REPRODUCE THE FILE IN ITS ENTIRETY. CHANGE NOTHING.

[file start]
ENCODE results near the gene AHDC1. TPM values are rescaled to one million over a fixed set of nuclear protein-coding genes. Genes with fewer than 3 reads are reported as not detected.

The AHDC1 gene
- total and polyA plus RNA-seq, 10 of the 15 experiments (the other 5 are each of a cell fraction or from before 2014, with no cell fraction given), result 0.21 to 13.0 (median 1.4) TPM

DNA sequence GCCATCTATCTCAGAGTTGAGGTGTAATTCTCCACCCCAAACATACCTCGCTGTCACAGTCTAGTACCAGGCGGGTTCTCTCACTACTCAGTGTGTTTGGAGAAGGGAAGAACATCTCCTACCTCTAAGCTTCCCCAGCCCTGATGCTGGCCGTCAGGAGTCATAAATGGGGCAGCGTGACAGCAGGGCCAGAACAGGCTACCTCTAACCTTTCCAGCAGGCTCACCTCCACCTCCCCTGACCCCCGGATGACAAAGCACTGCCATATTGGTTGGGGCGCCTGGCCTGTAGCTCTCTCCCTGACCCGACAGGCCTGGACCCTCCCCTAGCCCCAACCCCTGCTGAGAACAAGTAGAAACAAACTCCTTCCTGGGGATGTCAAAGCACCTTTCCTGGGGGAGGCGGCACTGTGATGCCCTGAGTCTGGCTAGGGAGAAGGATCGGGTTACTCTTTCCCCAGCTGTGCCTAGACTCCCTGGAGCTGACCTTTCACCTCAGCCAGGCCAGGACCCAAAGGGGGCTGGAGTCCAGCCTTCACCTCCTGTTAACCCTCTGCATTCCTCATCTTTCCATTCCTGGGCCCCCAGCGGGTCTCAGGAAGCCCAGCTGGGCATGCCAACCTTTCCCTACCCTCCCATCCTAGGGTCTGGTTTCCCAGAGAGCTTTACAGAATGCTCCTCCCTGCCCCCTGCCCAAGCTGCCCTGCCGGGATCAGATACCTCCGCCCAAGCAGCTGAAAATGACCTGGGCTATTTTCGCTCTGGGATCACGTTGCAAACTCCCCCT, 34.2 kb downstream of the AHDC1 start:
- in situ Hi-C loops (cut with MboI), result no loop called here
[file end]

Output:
ENCODE results near the gene AHDC1. TPM values are rescaled to one million over a fixed set of nuclear protein-coding genes. Genes with fewer than 3 reads are reported as not detected.

The AHDC1 gene
- total and polyA plus RNA-seq, 10 of the 15 experiments (the other 5 are each of a cell fraction or from before 2014, with no cell fraction given), result 0.21 to 13.0 (median 1.4) TPM

DNA sequence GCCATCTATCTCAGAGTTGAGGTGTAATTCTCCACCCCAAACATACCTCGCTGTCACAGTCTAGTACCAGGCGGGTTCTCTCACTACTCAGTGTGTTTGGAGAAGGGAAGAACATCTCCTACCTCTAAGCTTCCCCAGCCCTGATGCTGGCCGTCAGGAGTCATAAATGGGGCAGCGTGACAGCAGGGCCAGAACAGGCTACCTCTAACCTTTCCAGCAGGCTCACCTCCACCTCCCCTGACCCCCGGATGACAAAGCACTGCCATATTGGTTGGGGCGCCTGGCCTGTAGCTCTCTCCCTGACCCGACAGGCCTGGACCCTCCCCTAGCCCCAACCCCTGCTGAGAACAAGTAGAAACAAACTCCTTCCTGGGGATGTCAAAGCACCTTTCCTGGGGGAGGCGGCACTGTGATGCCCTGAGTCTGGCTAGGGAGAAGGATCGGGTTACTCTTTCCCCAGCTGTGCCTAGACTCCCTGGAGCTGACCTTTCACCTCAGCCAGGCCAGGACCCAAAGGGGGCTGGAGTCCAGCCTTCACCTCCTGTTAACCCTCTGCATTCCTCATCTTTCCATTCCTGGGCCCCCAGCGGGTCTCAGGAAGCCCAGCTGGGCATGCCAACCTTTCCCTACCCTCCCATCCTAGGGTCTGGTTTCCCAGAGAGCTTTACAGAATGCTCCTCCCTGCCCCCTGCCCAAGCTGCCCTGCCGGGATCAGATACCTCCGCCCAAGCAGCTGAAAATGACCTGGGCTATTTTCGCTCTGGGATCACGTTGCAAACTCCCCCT, 34.2 kb downstream of the AHDC1 start:
- in situ Hi-C loops (cut with MboI), result no loop called here